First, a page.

Imagine, if you can then, this unremarkable girl we are about to follow. If you look, in your minds eye, you can see her, in the house across the street from mine. In the second story of her little split level house, pulling on a pair of boots beneath her rather plain ensemble of jeans and a black tee-shirt. Her hair, you can see, is pulled back into a pony tail, and she is devoid of make-up. As she grabs the keys to her boring, mid-size car and dashes out the door you can see that she is much like you.
However, before we approach the destination she is driving to, it is important that in even seeing Jennifer (which is the name of this unremarkable girl) you can tell she has, in part, already learned the first lesson to be learned at the county fair.
LESSON ONE: FASHION - Always Dress for the Occasion
Jennifer arrives at her destination completely ready to head to the fair. Of course, one does not attend the fair alone. It is an experience to be shared, which is why she is picking up her good friend Molly, who possibly like you, has never in her life attended a fair. It is Molly’s apartment complex that Jennifer is now parking her car in, and Molly’s stairs she is skipping up quickly, taking them two at a time in her excitement.
"Come in! Its unlocked." Molly yells from the inside of her house, as Jennifer lowers her hands from her sharp knock at the door. "I am almost ready."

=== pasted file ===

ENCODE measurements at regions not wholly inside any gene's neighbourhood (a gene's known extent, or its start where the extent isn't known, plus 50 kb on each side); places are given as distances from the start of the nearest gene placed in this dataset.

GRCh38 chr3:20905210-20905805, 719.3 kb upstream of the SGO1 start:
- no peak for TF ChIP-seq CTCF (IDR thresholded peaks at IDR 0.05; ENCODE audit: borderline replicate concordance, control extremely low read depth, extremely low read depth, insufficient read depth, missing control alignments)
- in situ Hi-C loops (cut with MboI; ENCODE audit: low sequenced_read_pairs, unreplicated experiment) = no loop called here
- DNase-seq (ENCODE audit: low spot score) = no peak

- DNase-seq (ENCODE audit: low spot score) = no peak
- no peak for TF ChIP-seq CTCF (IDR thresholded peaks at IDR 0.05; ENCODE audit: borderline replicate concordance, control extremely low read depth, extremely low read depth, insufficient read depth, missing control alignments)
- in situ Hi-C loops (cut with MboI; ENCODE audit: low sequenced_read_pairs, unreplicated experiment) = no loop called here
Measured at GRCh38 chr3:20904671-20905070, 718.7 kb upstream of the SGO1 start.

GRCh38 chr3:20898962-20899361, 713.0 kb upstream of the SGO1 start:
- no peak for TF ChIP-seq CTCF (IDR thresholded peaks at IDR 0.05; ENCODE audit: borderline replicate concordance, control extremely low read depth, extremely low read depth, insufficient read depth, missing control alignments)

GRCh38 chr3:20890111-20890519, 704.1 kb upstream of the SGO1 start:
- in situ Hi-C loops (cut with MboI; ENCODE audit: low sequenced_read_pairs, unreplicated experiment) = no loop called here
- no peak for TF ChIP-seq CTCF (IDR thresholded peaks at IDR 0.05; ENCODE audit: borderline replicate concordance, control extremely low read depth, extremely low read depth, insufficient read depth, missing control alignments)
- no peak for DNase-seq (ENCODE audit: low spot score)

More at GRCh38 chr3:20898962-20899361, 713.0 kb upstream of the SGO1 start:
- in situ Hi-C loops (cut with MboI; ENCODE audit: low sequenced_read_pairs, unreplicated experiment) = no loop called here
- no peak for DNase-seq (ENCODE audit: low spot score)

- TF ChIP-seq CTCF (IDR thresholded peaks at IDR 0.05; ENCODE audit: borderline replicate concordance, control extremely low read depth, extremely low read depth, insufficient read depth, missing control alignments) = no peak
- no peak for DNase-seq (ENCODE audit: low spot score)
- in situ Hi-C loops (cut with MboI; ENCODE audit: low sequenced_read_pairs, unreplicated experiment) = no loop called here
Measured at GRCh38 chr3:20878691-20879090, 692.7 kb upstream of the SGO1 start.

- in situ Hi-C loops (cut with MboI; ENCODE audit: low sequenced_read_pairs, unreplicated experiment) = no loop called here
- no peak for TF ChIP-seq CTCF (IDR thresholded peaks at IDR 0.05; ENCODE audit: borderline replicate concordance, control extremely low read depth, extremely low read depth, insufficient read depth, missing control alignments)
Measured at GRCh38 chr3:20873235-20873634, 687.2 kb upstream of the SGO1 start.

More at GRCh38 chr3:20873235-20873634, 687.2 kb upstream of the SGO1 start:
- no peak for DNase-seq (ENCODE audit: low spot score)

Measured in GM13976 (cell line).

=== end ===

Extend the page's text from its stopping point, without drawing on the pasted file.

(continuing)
Stepping into the apartment with the familiarity of one who has visited often, Jennifer calls back to her loudly.
"You ought to be glad it’s me. What if it wasn’t?"
"Well, at least I would look nice, wouldn’t I?" this reply, coming from the general direction of the bathroom in the hall is punctuated with the appearance of Molly, who, as it has been mentioned before, and is telling in her dress, has never attended a fair of any kind.
Molly is the type of woman this author would expect to have never attended a fair. She is a lovely creature, with soft curling hair, and heart shaped face and a proclivity for perfumes and lotions that borders on some sort of psychological disorder. She bathes with something slightly more than regularity and slightly less than obsession. She does not cook for herself and has no ambition to do anything that will require her to return to her manicurist in less than the time is required for her to go back to have her nails refilled.
For this particular occasion she has dressed, in her mind, as her friend Jennifer has instructed her. She is wearing a short, rather revealing skirt with several layers of ruffles and a shirt that fits tightly and scoops low in the neck. In lieu of dressy shoes, she has opted for thick soled flip flop sandals and has scaled back her jewelry to one bracelet, and anklet, two rings and her standard earrings.
"I thought I told you to dress comfortably," objects Jennifer who eyes her friend with a wariness that implies she thinks her friend has forgotten exactly where they are going. Unfortunately, for both Jennifer and Molly, their ideas of comfortable are vastly different.
"I did." Molly replies, glancing down at her outfit critically. "Is it too dressy?"